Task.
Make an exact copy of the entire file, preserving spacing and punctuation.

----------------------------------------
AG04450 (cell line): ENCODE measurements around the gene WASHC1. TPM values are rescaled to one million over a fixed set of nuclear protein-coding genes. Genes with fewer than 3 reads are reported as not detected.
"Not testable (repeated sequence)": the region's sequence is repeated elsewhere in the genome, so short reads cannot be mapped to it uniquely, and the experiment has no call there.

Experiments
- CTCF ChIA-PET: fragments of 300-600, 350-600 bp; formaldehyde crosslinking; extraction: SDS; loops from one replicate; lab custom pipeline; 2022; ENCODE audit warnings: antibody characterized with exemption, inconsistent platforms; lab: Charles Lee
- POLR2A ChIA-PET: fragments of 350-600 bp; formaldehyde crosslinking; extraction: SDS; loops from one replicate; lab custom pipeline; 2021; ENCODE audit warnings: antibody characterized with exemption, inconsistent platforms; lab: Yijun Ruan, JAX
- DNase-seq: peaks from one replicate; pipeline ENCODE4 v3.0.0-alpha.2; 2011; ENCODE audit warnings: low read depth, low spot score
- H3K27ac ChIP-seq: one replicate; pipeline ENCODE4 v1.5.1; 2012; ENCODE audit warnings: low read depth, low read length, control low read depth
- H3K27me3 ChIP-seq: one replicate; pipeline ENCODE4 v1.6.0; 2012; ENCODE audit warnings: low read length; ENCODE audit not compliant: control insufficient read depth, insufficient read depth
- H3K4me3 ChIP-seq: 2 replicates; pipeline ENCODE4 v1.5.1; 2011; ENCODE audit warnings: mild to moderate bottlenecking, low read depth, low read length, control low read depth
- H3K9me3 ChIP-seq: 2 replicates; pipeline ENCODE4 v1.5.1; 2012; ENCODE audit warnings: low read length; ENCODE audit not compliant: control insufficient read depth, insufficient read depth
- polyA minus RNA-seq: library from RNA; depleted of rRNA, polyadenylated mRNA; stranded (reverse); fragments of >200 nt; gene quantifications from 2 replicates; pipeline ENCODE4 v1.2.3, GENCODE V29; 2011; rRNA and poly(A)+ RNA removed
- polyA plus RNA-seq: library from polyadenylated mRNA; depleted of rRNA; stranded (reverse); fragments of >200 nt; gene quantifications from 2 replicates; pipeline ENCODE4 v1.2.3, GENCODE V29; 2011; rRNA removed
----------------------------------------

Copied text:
AG04450 (cell line): ENCODE measurements around the gene WASHC1. TPM values are rescaled to one million over a fixed set of nuclear protein-coding genes. Genes with fewer than 3 reads are reported as not detected.
"Not testable (repeated sequence)": the region's sequence is repeated elsewhere in the genome, so short reads cannot be mapped to it uniquely, and the experiment has no call there.

Experiments
- CTCF ChIA-PET: fragments of 300-600, 350-600 bp; formaldehyde crosslinking; extraction: SDS; loops from one replicate; lab custom pipeline; 2022; ENCODE audit warnings: antibody characterized with exemption, inconsistent platforms; lab: Charles Lee
- POLR2A ChIA-PET: fragments of 350-600 bp; formaldehyde crosslinking; extraction: SDS; loops from one replicate; lab custom pipeline; 2021; ENCODE audit warnings: antibody characterized with exemption, inconsistent platforms; lab: Yijun Ruan, JAX
- DNase-seq: peaks from one replicate; pipeline ENCODE4 v3.0.0-alpha.2; 2011; ENCODE audit warnings: low read depth, low spot score
- H3K27ac ChIP-seq: one replicate; pipeline ENCODE4 v1.5.1; 2012; ENCODE audit warnings: low read depth, low read length, control low read depth
- H3K27me3 ChIP-seq: one replicate; pipeline ENCODE4 v1.6.0; 2012; ENCODE audit warnings: low read length; ENCODE audit not compliant: control insufficient read depth, insufficient read depth
- H3K4me3 ChIP-seq: 2 replicates; pipeline ENCODE4 v1.5.1; 2011; ENCODE audit warnings: mild to moderate bottlenecking, low read depth, low read length, control low read depth
- H3K9me3 ChIP-seq: 2 replicates; pipeline ENCODE4 v1.5.1; 2012; ENCODE audit warnings: low read length; ENCODE audit not compliant: control insufficient read depth, insufficient read depth
- polyA minus RNA-seq: library from RNA; depleted of rRNA, polyadenylated mRNA; stranded (reverse); fragments of >200 nt; gene quantifications from 2 replicates; pipeline ENCODE4 v1.2.3, GENCODE V29; 2011; rRNA and poly(A)+ RNA removed
- polyA plus RNA-seq: library from polyadenylated mRNA; depleted of rRNA; stranded (reverse); fragments of >200 nt; gene quantifications from 2 replicates; pipeline ENCODE4 v1.2.3, GENCODE V29; 2011; rRNA removed